Published January 13, 2015
The ground is so hot in one part of Southern California it can melt the shoes right off your feet.
An unexplained "thermal anomaly" caused a patch of land in Ventura County, just north of Los Angeles, to reach a temperature of over 800 degrees on Friday, baffling experts who have been monitoring the area for weeks.
The anomaly was discovered after the land got so hot that it started a brush fire and burned three acres last month.
Firefighters were brought to the scene after reports of a blaze, but by the time they arrived only smoldering dirt and brush remained.
Firefighters took no chances with the smoking ground, clearing brush near the fumes and cutting a fire line around the area to prevent a blaze from igniting.
"We are a little perplexed at this point, to tell you the truth," the Ventura County Star quoted geologist David Panaro as saying. "This is not your usual geological detective story."
The area has recorded high temperatures at least five times since 1987, Allen King, a retired geologist with the U.S. Forest Service told the newspaper.
The hot spot is located in steep, rugged terrain a few miles north of the town of Fillmore on land owned by the U.S. Bureau of Land Management and leased by Seneca Resources Corp.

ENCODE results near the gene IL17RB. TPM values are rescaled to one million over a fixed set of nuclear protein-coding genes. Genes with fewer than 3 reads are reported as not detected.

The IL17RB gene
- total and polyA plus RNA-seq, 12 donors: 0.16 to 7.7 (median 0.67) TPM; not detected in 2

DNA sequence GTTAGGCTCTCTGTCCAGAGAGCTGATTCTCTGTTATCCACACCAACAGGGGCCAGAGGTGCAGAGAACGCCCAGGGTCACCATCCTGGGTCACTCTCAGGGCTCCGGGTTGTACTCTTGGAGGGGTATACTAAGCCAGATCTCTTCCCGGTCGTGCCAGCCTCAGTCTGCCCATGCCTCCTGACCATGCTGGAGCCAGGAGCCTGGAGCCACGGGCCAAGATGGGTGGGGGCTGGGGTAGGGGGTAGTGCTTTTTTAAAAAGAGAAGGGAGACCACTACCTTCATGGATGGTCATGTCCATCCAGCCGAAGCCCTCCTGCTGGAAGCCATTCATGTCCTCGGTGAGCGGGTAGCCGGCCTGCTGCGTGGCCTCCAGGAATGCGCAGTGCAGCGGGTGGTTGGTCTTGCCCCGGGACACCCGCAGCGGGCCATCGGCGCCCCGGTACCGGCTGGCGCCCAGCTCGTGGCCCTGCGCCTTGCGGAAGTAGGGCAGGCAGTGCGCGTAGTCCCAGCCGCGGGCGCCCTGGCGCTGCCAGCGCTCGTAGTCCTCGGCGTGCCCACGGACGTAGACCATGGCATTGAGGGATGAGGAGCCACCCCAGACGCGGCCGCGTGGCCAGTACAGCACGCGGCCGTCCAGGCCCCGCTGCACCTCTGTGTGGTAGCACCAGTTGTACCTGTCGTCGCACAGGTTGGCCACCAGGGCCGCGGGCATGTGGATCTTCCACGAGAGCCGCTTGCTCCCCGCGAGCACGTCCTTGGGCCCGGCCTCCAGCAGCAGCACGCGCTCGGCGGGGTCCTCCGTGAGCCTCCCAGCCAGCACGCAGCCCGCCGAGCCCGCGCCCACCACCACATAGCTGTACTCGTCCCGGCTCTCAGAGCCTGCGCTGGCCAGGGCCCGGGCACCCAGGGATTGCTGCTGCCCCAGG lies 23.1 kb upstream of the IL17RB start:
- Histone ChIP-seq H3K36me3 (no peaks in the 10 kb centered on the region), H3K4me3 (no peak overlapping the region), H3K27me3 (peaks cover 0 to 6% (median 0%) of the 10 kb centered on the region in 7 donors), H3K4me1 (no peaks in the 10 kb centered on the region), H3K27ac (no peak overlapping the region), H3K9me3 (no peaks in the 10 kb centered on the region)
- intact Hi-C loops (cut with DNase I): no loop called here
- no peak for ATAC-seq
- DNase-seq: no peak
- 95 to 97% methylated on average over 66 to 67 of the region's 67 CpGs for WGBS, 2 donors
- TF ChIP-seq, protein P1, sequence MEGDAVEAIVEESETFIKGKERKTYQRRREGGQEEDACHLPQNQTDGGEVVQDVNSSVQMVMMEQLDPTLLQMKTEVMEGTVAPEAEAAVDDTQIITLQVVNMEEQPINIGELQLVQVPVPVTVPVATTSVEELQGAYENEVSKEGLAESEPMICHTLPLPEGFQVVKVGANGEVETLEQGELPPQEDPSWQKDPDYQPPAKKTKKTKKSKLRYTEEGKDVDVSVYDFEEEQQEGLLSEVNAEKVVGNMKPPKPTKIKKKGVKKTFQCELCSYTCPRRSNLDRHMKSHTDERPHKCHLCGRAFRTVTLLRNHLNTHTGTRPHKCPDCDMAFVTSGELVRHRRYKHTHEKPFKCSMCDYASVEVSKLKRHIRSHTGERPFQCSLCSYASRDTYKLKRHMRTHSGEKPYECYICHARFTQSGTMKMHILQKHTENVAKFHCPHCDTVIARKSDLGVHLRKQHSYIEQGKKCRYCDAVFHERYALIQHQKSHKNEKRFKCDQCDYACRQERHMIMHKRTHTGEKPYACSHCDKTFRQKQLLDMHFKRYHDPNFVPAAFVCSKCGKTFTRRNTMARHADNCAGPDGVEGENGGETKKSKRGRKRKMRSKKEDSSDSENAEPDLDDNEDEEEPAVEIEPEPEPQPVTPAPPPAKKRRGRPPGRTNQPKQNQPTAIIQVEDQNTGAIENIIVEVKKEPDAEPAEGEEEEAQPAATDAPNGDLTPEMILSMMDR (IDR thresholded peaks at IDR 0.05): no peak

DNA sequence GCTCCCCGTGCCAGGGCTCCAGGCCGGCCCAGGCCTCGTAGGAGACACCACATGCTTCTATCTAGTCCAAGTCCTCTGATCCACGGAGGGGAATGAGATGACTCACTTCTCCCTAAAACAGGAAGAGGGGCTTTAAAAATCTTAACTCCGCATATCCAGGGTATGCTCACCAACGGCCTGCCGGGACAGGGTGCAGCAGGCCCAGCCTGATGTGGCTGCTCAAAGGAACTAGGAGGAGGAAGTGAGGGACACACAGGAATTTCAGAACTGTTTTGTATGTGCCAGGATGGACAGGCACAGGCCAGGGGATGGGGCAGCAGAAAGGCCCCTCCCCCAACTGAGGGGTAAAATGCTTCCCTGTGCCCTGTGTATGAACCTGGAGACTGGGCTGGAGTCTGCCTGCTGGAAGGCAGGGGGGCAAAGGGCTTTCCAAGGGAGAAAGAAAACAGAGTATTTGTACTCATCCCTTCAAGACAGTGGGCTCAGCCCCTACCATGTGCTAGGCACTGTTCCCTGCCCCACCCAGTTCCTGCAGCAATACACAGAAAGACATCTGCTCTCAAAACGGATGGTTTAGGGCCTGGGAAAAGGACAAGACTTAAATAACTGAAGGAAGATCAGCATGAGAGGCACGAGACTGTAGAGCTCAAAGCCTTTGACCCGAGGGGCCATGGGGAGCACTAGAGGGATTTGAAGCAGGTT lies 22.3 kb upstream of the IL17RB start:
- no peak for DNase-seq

Officials who are familiar with the patch of land, which is near the large Sespe Oil Field, have come up with a few theories as to why the ground soared to 812 degrees fahrenheit on August 1.
One theory is that natural hydrocarbons, such as oil or gas, are burning deep in the earth and seeping out through cracks in the area, causing the surface to rapidly heat and generate smoke.
According to the Star, Allen King, a former geologist with the U.S. Forest Service recently stuck a thermometer into the ground and got a reading of 550 degrees — so hot that it melted the glue holding the sole of his boots together.
"After that we were more cautious about standing in one place for too long," he said.